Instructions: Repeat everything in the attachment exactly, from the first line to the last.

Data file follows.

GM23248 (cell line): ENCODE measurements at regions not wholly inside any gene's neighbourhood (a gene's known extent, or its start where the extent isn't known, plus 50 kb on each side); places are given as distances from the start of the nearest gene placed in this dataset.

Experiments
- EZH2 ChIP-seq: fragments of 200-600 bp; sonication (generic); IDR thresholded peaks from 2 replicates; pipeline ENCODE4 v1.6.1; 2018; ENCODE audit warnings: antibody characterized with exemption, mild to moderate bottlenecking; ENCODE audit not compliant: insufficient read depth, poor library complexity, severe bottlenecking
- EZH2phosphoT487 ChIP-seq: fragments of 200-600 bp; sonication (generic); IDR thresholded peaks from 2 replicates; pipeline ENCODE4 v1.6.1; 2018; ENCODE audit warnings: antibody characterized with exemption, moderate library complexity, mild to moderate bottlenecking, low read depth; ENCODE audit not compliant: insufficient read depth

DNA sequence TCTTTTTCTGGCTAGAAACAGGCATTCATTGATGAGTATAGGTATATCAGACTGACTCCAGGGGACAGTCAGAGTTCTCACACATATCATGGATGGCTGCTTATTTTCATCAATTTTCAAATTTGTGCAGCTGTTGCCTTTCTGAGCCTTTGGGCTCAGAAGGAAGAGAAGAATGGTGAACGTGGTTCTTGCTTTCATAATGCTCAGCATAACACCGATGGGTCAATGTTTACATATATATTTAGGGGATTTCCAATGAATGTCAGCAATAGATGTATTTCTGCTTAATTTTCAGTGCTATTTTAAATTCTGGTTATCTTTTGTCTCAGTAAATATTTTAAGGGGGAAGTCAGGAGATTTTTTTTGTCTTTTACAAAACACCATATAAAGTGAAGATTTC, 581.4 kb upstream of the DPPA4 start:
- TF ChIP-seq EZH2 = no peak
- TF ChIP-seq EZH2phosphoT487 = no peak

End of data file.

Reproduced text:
GM23248 (cell line): ENCODE measurements at regions not wholly inside any gene's neighbourhood (a gene's known extent, or its start where the extent isn't known, plus 50 kb on each side); places are given as distances from the start of the nearest gene placed in this dataset.

Experiments
- EZH2 ChIP-seq: fragments of 200-600 bp; sonication (generic); IDR thresholded peaks from 2 replicates; pipeline ENCODE4 v1.6.1; 2018; ENCODE audit warnings: antibody characterized with exemption, mild to moderate bottlenecking; ENCODE audit not compliant: insufficient read depth, poor library complexity, severe bottlenecking
- EZH2phosphoT487 ChIP-seq: fragments of 200-600 bp; sonication (generic); IDR thresholded peaks from 2 replicates; pipeline ENCODE4 v1.6.1; 2018; ENCODE audit warnings: antibody characterized with exemption, moderate library complexity, mild to moderate bottlenecking, low read depth; ENCODE audit not compliant: insufficient read depth

DNA sequence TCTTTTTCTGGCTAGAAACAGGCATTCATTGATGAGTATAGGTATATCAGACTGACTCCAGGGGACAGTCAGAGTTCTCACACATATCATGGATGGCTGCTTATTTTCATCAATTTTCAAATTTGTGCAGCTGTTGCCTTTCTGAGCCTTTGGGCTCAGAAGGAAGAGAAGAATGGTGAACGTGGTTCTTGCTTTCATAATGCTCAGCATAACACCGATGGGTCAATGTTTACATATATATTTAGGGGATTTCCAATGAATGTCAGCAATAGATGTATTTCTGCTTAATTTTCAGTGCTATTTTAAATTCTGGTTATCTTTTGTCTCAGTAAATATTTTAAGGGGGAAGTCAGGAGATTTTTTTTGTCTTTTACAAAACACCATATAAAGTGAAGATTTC, 581.4 kb upstream of the DPPA4 start:
- TF ChIP-seq EZH2 = no peak
- TF ChIP-seq EZH2phosphoT487 = no peak